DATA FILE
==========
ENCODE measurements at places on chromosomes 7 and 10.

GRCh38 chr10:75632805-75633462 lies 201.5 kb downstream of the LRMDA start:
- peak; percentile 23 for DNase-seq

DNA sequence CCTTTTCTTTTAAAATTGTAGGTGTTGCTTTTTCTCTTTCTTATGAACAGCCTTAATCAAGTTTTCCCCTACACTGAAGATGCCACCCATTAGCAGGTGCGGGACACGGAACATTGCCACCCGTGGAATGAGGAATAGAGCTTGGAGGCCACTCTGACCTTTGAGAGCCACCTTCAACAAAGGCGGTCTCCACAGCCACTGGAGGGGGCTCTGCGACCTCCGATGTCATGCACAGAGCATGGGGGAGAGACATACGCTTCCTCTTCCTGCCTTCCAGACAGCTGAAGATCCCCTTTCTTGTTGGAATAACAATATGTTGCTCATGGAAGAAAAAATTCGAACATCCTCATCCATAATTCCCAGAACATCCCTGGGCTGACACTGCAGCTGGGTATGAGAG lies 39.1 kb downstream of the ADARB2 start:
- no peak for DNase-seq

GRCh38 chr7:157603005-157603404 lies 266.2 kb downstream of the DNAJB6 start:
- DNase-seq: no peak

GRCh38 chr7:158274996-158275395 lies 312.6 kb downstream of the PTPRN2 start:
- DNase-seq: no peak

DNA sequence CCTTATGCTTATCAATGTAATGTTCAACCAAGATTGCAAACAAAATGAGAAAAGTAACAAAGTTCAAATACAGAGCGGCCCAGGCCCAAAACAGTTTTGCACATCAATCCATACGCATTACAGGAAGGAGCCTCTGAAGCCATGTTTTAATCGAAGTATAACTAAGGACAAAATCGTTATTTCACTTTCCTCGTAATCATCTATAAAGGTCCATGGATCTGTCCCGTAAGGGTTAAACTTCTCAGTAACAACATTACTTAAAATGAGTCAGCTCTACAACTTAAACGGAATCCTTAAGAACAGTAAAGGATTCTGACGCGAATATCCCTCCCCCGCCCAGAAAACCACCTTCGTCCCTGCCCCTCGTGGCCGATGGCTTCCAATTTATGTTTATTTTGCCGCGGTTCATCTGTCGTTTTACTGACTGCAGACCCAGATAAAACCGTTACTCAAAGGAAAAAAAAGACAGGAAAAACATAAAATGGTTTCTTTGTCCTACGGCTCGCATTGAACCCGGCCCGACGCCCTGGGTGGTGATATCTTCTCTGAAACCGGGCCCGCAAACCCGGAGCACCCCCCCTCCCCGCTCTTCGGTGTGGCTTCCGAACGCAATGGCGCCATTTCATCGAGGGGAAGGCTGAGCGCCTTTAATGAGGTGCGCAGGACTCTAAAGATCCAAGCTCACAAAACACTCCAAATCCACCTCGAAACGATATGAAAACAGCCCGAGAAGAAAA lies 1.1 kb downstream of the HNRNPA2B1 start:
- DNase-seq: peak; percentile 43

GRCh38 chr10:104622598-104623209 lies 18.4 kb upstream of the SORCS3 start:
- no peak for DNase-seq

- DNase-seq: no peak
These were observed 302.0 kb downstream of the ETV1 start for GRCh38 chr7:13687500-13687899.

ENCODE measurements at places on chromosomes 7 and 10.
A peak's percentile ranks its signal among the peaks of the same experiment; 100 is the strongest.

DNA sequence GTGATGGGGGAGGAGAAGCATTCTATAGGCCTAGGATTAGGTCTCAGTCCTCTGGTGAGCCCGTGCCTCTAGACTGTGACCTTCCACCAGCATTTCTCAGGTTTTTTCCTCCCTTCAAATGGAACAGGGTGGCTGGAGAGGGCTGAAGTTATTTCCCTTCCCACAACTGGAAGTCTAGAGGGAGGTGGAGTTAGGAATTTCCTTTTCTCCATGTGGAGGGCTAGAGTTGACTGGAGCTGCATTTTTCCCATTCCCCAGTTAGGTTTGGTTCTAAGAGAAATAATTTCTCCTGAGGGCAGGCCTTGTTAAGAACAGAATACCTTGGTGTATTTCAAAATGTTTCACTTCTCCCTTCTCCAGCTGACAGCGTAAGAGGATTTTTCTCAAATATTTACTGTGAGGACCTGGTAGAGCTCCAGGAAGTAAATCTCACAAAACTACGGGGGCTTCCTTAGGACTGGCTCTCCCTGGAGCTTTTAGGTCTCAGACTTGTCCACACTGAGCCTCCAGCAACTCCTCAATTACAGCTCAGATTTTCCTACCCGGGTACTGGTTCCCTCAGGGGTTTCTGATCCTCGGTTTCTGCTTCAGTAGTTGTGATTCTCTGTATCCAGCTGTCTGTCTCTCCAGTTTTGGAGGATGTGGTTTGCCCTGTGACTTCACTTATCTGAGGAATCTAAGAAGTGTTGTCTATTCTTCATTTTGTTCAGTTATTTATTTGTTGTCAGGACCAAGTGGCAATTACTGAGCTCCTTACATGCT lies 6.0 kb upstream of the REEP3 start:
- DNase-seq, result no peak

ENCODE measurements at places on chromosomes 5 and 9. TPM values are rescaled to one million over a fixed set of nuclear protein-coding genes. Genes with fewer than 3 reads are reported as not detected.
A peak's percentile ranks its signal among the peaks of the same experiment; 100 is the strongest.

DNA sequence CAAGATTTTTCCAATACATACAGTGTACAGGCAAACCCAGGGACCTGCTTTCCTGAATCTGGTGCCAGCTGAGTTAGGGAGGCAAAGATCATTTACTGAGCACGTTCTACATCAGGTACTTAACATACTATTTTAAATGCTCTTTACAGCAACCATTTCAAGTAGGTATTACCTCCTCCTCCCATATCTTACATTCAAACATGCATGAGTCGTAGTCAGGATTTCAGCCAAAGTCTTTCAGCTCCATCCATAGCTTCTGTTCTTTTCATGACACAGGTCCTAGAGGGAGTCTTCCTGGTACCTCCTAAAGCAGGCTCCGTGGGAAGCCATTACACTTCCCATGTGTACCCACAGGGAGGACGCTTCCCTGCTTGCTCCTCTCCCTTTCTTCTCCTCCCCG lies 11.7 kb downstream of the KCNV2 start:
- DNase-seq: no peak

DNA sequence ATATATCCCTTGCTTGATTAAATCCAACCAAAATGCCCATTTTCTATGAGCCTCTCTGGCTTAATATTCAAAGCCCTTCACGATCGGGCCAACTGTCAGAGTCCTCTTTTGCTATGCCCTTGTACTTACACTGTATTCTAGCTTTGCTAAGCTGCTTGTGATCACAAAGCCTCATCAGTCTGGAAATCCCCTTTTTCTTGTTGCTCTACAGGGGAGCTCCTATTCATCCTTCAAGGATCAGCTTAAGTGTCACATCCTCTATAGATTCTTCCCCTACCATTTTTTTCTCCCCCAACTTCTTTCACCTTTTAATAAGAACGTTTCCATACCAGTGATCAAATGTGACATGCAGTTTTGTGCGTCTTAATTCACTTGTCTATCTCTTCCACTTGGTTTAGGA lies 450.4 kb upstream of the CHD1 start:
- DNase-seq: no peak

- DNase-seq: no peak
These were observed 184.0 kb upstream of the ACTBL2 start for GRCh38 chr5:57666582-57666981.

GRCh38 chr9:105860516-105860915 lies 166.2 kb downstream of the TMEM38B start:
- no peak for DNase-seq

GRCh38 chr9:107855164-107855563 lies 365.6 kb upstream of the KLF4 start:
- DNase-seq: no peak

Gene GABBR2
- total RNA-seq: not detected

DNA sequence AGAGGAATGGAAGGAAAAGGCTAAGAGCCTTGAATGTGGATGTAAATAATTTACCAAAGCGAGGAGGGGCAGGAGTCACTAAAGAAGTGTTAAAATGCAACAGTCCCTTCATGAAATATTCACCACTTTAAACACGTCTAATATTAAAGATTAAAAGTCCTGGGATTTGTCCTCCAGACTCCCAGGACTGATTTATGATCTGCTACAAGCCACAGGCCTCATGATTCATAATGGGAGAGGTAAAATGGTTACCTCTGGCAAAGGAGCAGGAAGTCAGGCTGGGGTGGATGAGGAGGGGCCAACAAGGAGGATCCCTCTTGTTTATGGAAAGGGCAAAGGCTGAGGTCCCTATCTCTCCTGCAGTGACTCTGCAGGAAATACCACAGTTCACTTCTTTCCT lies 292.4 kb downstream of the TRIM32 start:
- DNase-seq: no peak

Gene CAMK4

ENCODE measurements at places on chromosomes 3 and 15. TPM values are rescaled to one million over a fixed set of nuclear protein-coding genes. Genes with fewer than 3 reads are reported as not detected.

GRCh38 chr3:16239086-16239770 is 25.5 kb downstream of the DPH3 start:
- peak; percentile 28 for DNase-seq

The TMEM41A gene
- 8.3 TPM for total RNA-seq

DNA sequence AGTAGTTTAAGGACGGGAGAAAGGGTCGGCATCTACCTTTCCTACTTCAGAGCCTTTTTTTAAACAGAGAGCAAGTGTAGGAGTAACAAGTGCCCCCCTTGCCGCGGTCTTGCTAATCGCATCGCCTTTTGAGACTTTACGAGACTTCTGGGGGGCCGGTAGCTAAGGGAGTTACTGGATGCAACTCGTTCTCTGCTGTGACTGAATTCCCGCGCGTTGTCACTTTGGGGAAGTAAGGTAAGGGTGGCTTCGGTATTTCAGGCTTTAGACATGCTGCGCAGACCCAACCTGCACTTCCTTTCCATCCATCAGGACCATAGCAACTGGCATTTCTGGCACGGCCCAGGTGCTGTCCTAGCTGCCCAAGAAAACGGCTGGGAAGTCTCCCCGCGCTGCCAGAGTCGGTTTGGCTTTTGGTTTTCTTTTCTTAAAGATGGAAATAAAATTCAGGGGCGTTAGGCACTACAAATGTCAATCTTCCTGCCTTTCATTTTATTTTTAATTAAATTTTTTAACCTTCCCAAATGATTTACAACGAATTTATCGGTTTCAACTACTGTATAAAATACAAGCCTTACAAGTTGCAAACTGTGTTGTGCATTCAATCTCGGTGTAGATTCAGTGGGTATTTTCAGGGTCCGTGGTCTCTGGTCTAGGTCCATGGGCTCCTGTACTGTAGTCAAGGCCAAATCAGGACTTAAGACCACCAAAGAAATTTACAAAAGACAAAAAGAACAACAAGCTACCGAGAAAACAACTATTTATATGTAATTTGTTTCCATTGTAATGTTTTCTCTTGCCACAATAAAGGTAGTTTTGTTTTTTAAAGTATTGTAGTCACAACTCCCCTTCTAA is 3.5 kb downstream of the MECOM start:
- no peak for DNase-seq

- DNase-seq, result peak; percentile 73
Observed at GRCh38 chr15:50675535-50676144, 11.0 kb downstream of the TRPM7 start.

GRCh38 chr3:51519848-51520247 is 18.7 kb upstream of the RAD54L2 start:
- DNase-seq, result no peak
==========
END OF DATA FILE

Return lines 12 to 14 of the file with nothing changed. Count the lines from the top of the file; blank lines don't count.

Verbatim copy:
GRCh38 chr10:104622598-104623209 lies 18.4 kb upstream of the SORCS3 start:
- no peak for DNase-seq

- DNase-seq: no peak